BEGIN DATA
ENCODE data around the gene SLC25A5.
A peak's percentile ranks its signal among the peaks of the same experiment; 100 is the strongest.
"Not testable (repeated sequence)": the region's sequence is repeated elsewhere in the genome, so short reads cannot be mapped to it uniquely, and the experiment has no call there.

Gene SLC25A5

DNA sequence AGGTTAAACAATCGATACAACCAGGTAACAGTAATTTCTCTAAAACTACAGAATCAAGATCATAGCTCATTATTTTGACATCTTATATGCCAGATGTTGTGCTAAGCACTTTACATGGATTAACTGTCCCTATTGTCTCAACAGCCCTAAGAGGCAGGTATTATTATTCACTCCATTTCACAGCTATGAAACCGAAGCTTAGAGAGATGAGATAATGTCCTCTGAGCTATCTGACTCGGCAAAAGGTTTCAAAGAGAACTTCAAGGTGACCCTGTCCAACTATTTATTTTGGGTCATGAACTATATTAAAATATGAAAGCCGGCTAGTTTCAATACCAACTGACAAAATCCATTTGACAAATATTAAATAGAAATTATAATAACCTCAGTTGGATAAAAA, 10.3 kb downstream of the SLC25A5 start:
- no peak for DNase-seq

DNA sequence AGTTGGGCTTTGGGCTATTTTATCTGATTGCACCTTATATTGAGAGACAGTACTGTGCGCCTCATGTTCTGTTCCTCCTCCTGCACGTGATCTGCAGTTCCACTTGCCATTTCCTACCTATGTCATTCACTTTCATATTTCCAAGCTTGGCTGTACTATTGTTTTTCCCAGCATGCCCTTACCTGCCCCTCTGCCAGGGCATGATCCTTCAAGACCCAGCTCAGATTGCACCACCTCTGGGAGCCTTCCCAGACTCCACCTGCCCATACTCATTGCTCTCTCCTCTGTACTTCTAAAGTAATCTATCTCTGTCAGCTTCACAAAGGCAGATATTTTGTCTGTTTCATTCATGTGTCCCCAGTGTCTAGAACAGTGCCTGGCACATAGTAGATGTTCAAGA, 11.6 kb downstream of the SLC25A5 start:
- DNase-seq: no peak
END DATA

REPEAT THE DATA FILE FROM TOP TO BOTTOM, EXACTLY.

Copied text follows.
ENCODE data around the gene SLC25A5.
A peak's percentile ranks its signal among the peaks of the same experiment; 100 is the strongest.
"Not testable (repeated sequence)": the region's sequence is repeated elsewhere in the genome, so short reads cannot be mapped to it uniquely, and the experiment has no call there.

Gene SLC25A5

DNA sequence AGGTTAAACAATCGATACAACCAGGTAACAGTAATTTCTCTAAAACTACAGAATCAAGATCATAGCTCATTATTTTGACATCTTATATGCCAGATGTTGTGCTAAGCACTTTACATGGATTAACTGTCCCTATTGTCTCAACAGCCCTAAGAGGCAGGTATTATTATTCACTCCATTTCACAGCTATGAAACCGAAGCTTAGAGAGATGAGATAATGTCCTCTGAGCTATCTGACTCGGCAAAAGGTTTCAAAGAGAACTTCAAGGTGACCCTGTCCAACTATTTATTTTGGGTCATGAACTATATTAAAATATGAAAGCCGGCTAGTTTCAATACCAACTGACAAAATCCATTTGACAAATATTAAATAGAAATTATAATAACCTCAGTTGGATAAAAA, 10.3 kb downstream of the SLC25A5 start:
- no peak for DNase-seq

DNA sequence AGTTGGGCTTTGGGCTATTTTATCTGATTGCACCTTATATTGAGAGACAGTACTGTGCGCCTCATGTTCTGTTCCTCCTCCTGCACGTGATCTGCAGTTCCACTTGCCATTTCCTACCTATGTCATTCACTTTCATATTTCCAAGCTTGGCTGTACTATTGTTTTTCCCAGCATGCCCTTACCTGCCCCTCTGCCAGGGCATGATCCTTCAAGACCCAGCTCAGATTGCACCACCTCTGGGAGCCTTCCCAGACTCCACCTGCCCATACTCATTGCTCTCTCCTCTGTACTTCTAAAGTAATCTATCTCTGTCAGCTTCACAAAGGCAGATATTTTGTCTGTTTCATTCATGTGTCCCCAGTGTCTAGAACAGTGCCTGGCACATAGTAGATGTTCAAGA, 11.6 kb downstream of the SLC25A5 start:
- DNase-seq: no peak